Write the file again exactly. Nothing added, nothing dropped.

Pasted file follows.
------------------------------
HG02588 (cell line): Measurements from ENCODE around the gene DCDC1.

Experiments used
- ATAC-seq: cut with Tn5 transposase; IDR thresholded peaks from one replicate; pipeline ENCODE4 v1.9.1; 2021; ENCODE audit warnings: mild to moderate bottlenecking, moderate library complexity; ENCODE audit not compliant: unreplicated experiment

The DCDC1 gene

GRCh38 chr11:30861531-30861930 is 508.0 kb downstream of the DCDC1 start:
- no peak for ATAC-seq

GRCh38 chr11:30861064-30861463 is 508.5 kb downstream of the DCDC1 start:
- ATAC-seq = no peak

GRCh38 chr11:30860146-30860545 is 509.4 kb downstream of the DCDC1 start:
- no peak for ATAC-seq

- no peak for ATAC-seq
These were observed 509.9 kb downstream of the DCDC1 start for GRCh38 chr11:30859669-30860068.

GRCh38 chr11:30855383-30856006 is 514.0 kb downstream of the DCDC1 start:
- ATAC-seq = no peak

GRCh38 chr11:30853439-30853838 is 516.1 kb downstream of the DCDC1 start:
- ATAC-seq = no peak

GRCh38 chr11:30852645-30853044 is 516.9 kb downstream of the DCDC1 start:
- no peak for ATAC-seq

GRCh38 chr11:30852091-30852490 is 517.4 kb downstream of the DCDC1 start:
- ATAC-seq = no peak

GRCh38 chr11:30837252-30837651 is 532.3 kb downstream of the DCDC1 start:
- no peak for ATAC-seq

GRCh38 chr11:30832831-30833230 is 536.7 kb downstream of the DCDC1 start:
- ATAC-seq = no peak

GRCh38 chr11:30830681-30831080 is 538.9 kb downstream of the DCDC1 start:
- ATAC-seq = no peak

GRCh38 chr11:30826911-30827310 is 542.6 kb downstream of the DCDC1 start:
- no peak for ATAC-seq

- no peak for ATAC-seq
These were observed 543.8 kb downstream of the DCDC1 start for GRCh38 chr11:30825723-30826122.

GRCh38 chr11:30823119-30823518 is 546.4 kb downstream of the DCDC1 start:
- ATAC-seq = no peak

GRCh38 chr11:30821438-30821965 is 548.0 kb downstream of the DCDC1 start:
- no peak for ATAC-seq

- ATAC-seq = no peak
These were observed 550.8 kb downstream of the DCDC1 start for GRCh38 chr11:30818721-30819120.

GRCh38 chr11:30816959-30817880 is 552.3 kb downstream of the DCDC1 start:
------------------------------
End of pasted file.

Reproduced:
HG02588 (cell line): Measurements from ENCODE around the gene DCDC1.

Experiments used
- ATAC-seq: cut with Tn5 transposase; IDR thresholded peaks from one replicate; pipeline ENCODE4 v1.9.1; 2021; ENCODE audit warnings: mild to moderate bottlenecking, moderate library complexity; ENCODE audit not compliant: unreplicated experiment

The DCDC1 gene

GRCh38 chr11:30861531-30861930 is 508.0 kb downstream of the DCDC1 start:
- no peak for ATAC-seq

GRCh38 chr11:30861064-30861463 is 508.5 kb downstream of the DCDC1 start:
- ATAC-seq = no peak

GRCh38 chr11:30860146-30860545 is 509.4 kb downstream of the DCDC1 start:
- no peak for ATAC-seq

- no peak for ATAC-seq
These were observed 509.9 kb downstream of the DCDC1 start for GRCh38 chr11:30859669-30860068.

GRCh38 chr11:30855383-30856006 is 514.0 kb downstream of the DCDC1 start:
- ATAC-seq = no peak

GRCh38 chr11:30853439-30853838 is 516.1 kb downstream of the DCDC1 start:
- ATAC-seq = no peak

GRCh38 chr11:30852645-30853044 is 516.9 kb downstream of the DCDC1 start:
- no peak for ATAC-seq

GRCh38 chr11:30852091-30852490 is 517.4 kb downstream of the DCDC1 start:
- ATAC-seq = no peak

GRCh38 chr11:30837252-30837651 is 532.3 kb downstream of the DCDC1 start:
- no peak for ATAC-seq

GRCh38 chr11:30832831-30833230 is 536.7 kb downstream of the DCDC1 start:
- ATAC-seq = no peak

GRCh38 chr11:30830681-30831080 is 538.9 kb downstream of the DCDC1 start:
- ATAC-seq = no peak

GRCh38 chr11:30826911-30827310 is 542.6 kb downstream of the DCDC1 start:
- no peak for ATAC-seq

- no peak for ATAC-seq
These were observed 543.8 kb downstream of the DCDC1 start for GRCh38 chr11:30825723-30826122.

GRCh38 chr11:30823119-30823518 is 546.4 kb downstream of the DCDC1 start:
- ATAC-seq = no peak

GRCh38 chr11:30821438-30821965 is 548.0 kb downstream of the DCDC1 start:
- no peak for ATAC-seq

- ATAC-seq = no peak
These were observed 550.8 kb downstream of the DCDC1 start for GRCh38 chr11:30818721-30819120.

GRCh38 chr11:30816959-30817880 is 552.3 kb downstream of the DCDC1 start: